Friday, March 18, 2016

John H. Glenn, Jr. and Friendship 7 (with correction)*

John Glenn in orbit within Friendship 7
I absolutely love the exploration of space and so long as I am editing this venue it will be a means by which I acknowledge and honor the Sabbath.

If anyone cares to take theological issue with that decision, let them go forth and do so, but I consider it a learning opportunity for myself, my readership, and a terrific inspiration.

John Glenn is the last surviving member of the original seven Mercury astronauts, was the fifth human being to go into space, the third American to do so, and the first American to achieve orbit on February 20, 1962.

Soviet cosmonaut Yuri Gagarin beat him by almost a year in his shot of April, 1961, which made him the first human being ever to place his body in space and in orbit.

Glenn, who became a Democratic Senator from Ohio, actually returned to space on the Space Shuttle on October 29, 1998, becoming, at the age of 77, the oldest person ever to remove himself from the Earth's atmosphere.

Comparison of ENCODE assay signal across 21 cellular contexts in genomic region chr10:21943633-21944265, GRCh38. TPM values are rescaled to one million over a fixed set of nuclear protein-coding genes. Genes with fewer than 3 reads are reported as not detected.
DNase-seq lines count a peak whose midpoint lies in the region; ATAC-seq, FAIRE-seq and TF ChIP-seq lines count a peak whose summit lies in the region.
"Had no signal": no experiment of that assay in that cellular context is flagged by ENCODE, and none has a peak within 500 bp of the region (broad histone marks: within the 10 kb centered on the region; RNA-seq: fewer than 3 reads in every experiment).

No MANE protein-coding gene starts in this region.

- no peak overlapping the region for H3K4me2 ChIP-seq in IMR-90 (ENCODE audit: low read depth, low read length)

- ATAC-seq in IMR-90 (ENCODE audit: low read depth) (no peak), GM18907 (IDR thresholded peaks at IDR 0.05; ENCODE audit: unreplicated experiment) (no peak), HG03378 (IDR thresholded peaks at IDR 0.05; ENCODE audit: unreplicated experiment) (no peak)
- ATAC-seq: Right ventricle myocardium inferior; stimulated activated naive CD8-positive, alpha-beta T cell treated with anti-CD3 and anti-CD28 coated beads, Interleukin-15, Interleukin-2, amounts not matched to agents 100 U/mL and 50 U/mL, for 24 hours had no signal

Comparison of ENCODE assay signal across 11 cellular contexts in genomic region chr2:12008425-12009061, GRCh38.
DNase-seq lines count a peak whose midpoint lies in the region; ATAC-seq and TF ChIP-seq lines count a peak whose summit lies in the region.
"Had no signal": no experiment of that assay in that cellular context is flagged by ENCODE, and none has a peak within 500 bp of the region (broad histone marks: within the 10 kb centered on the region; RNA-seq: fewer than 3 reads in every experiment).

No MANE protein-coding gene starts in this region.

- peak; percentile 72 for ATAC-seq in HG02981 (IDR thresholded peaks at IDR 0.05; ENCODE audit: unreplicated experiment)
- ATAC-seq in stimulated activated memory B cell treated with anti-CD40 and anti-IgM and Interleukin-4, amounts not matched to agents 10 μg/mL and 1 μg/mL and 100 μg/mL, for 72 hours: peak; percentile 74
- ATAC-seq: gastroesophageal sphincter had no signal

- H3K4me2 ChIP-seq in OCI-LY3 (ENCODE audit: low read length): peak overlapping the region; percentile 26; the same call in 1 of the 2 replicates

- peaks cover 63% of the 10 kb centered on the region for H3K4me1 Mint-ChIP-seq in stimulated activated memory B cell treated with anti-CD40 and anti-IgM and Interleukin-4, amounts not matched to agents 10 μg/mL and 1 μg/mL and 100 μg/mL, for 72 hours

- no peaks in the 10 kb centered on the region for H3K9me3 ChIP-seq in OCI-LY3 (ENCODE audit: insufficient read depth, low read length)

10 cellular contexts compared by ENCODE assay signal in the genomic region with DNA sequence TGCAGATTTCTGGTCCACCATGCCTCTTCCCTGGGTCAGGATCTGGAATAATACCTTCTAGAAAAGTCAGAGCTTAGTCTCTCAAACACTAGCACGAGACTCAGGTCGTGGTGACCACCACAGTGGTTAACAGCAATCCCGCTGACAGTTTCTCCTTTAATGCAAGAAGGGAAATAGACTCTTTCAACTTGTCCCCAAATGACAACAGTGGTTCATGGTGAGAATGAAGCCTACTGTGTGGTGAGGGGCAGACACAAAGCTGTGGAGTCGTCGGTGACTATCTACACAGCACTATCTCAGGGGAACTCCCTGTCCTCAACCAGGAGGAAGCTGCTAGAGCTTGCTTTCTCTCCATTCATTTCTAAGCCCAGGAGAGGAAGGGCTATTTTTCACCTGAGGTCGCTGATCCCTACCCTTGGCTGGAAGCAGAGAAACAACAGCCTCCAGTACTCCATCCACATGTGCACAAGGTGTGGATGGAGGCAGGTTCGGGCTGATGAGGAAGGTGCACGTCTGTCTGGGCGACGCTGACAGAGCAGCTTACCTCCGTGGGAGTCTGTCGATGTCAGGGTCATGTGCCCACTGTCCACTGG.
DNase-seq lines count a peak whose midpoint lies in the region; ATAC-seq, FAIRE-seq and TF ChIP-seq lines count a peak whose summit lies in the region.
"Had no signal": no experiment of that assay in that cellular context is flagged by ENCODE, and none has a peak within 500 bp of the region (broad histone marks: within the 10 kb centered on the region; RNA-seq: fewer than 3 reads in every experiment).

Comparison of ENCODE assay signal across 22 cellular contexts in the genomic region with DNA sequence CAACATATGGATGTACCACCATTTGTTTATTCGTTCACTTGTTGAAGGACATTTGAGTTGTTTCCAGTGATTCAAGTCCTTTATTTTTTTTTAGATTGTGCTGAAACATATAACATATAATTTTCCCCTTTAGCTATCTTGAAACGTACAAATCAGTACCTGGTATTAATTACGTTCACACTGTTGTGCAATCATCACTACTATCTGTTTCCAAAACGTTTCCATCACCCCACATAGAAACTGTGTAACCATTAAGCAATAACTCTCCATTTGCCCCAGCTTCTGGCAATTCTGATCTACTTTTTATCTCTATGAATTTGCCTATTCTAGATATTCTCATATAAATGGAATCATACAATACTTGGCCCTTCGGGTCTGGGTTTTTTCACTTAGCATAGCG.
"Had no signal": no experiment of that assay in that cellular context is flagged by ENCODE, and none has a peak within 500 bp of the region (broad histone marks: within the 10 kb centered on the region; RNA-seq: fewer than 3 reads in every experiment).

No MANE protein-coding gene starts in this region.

I do not know that I am going to touch upon every single manned-mission in the Mercury, Gemini, and Apollo programs going forward on Friday nights, but there are certain achievements that absolutely have to be acknowledged and very high on that list is Glenn's five hour three-orbit flight.

John Glenn lives to this day knowing that he was the first American, and the second human being, to ever orbit the globe.

I can think of few more honorable achievements in this world.

* I originally made the mistake of assuming that Glenn was a Republican in office. He was not.


  1. Glenn was a democrat. He was quite close to the Kennedys. It was Robert who originally encouraged him to run and he was with Robert when he was assassinated.

    1. Really?

      I guess I made an assumption.

      You are absolutely correct.

      I made a mistake.

  2. Mike,
    Keep'em coming. I love it! But Joseph is right, John Glenn was a Democrat.

  3. I remember this as if it was yesterday.

  4. Off topic:

    "Why I am becoming a Jew and you should, too."

    By Nick Cohen. In the Observer.

    Please read.

  5. When the Boeing X-20 Dyna Soar was cancelled in 1963 they had already spent 410 million dollars and were on track to spend another 378 million dollars leading to a scheduled first flight in 1966. It would have been the first space plane by 15 years. Program engineers did not see any technological issues which were beyond current science and engineering at the time (including ceramic tiles).